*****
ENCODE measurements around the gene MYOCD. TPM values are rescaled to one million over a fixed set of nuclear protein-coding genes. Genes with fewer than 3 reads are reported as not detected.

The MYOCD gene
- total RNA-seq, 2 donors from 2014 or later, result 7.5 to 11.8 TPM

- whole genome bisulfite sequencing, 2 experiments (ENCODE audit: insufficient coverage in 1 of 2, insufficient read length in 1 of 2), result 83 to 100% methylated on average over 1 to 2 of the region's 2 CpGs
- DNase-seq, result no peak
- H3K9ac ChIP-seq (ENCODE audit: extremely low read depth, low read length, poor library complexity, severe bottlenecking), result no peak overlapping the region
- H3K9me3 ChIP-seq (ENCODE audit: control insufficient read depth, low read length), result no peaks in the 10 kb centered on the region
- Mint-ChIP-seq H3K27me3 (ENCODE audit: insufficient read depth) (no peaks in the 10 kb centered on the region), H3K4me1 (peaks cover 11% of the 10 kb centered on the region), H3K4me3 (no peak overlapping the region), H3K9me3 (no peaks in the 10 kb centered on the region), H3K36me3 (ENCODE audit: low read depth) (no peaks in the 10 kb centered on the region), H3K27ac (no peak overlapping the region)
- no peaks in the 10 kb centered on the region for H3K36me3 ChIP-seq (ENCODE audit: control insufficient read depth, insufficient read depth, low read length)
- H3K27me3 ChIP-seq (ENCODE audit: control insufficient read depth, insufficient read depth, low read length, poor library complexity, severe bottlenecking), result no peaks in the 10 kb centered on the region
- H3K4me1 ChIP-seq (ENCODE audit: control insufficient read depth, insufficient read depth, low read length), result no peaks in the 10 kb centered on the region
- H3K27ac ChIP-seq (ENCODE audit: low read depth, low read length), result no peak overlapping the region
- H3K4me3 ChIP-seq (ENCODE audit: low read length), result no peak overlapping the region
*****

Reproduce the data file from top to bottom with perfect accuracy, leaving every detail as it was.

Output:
ENCODE measurements around the gene MYOCD. TPM values are rescaled to one million over a fixed set of nuclear protein-coding genes. Genes with fewer than 3 reads are reported as not detected.

The MYOCD gene
- total RNA-seq, 2 donors from 2014 or later, result 7.5 to 11.8 TPM

- whole genome bisulfite sequencing, 2 experiments (ENCODE audit: insufficient coverage in 1 of 2, insufficient read length in 1 of 2), result 83 to 100% methylated on average over 1 to 2 of the region's 2 CpGs
- DNase-seq, result no peak
- H3K9ac ChIP-seq (ENCODE audit: extremely low read depth, low read length, poor library complexity, severe bottlenecking), result no peak overlapping the region
- H3K9me3 ChIP-seq (ENCODE audit: control insufficient read depth, low read length), result no peaks in the 10 kb centered on the region
- Mint-ChIP-seq H3K27me3 (ENCODE audit: insufficient read depth) (no peaks in the 10 kb centered on the region), H3K4me1 (peaks cover 11% of the 10 kb centered on the region), H3K4me3 (no peak overlapping the region), H3K9me3 (no peaks in the 10 kb centered on the region), H3K36me3 (ENCODE audit: low read depth) (no peaks in the 10 kb centered on the region), H3K27ac (no peak overlapping the region)
- no peaks in the 10 kb centered on the region for H3K36me3 ChIP-seq (ENCODE audit: control insufficient read depth, insufficient read depth, low read length)
- H3K27me3 ChIP-seq (ENCODE audit: control insufficient read depth, insufficient read depth, low read length, poor library complexity, severe bottlenecking), result no peaks in the 10 kb centered on the region
- H3K4me1 ChIP-seq (ENCODE audit: control insufficient read depth, insufficient read depth, low read length), result no peaks in the 10 kb centered on the region
- H3K27ac ChIP-seq (ENCODE audit: low read depth, low read length), result no peak overlapping the region
- H3K4me3 ChIP-seq (ENCODE audit: low read length), result no peak overlapping the region